While civilians are being killed in Aleppo expressions of frustration, despair, hopelessness, is flourishing. Why did the security council not manage to come to an agreement that mandated action at least for the protection of civilians? Why have nobody been willing to supply troops on the ground? Why did we not learn from history and past mistakes? Many point to single causes for why the situation in Syria developed so catastrophically. Or they point to no causes at all, nothing that we should have done or could still do – dwelling into the hopelessness of the situation. The community of professional practitioners working to promote sustainable peace around the world must take a particularly close look at ourselves. My colleagues are no less at the point of despair than the rest of the onlookers. Why has this community not managed to come up with innovative perspectives that would lead us to come up with better solutions, different types of platforms for dialogue, etc. Why have we not been able to influence decision-makers, who are still talking about single causes, single solutions, and are forgetting the complexity of human suffering, power, dynamics of violence, and also human capacity to overcome all these things if we hold our shared humanity and dignity at the core. We go to demonstrations, which in themselves are important to express our concern and support, but we, the peacebuilding practitioners, have a greater responsibility than that.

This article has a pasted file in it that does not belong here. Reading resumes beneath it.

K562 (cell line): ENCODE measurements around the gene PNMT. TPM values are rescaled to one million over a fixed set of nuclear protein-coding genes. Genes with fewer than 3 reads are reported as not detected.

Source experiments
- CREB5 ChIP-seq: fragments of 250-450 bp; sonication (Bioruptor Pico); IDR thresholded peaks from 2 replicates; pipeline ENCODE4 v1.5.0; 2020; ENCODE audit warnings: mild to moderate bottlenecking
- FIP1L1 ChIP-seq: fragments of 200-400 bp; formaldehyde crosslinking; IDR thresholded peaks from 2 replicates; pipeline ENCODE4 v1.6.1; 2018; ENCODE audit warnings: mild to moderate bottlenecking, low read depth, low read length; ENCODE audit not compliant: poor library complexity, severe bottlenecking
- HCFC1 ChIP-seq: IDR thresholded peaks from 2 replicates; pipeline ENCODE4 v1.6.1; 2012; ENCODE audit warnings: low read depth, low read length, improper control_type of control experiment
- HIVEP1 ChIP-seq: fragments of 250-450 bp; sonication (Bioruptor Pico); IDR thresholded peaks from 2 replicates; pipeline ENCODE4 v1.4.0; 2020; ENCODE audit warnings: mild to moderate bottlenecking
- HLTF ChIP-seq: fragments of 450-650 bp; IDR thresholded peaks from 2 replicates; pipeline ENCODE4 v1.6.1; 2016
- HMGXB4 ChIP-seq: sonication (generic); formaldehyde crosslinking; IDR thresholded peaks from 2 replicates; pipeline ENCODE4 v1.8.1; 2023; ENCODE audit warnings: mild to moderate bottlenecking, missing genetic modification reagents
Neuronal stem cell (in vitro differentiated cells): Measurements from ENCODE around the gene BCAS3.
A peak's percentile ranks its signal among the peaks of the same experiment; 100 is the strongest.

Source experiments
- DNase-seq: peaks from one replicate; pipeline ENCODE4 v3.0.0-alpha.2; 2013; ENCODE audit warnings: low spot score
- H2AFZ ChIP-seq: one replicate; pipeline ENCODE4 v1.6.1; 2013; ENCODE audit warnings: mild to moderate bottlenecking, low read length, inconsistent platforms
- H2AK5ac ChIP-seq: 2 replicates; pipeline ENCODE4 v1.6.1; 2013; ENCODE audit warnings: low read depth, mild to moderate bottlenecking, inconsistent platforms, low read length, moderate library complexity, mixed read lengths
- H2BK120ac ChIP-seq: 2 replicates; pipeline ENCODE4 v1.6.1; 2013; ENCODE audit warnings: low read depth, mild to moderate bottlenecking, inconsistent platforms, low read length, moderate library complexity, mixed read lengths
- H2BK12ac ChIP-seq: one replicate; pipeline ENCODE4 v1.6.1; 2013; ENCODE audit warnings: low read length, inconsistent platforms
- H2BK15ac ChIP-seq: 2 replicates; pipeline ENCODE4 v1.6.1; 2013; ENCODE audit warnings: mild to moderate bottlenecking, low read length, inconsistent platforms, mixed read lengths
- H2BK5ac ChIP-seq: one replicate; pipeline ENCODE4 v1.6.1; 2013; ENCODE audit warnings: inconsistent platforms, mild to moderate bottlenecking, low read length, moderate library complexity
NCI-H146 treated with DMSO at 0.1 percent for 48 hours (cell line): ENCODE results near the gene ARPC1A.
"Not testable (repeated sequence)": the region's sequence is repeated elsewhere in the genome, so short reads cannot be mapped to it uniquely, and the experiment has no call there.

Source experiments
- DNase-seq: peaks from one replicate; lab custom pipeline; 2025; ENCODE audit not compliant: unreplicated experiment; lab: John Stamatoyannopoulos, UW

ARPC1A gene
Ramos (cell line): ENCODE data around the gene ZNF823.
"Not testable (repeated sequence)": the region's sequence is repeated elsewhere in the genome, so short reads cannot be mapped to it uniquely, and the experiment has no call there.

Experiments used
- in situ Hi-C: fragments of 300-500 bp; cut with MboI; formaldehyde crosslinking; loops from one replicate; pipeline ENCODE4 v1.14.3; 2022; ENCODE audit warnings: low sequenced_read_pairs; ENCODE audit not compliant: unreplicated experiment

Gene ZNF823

The second cease-fire within 24 hours was just announced. Now is the time for us to think hard and act together to help the people of Syria move towards sustainable peace. As in most conflict affected contexts, the risk of shifting the focus to new and more violent conflicts after some time is critical; critical because it is exactly in the long-term process of developing sustainable peace and preventing new violence that the international community normally fails. 90% of conflicts that emerged in the 2000s were old conflicts and 50% if those where peace agreements are signed revert back to violence within five years. We need to continue to support a long-term peacebuilding process where local actors take lead and define the process.

By raising this (self) critique, I am not indicating that there is a grand solution to armed conflicts with complex intra-and inter-state power dynamics. There is no ready-made tool box we can apply. When we have taken a technical approach to complex political problems we have failed. When we have emphatically listened and brought about creative spaces for dialogue among people, we may be able to make a difference; a real difference that may change the patterns of new violent conflicts. But we have to come together and think hard, be more innovative than what we imagined we could, listen harder, collaborate better, and take on completely new ideas – to bring about a robust global infra-structure for multiple action on peacebuilding and prevention of violent conflicts.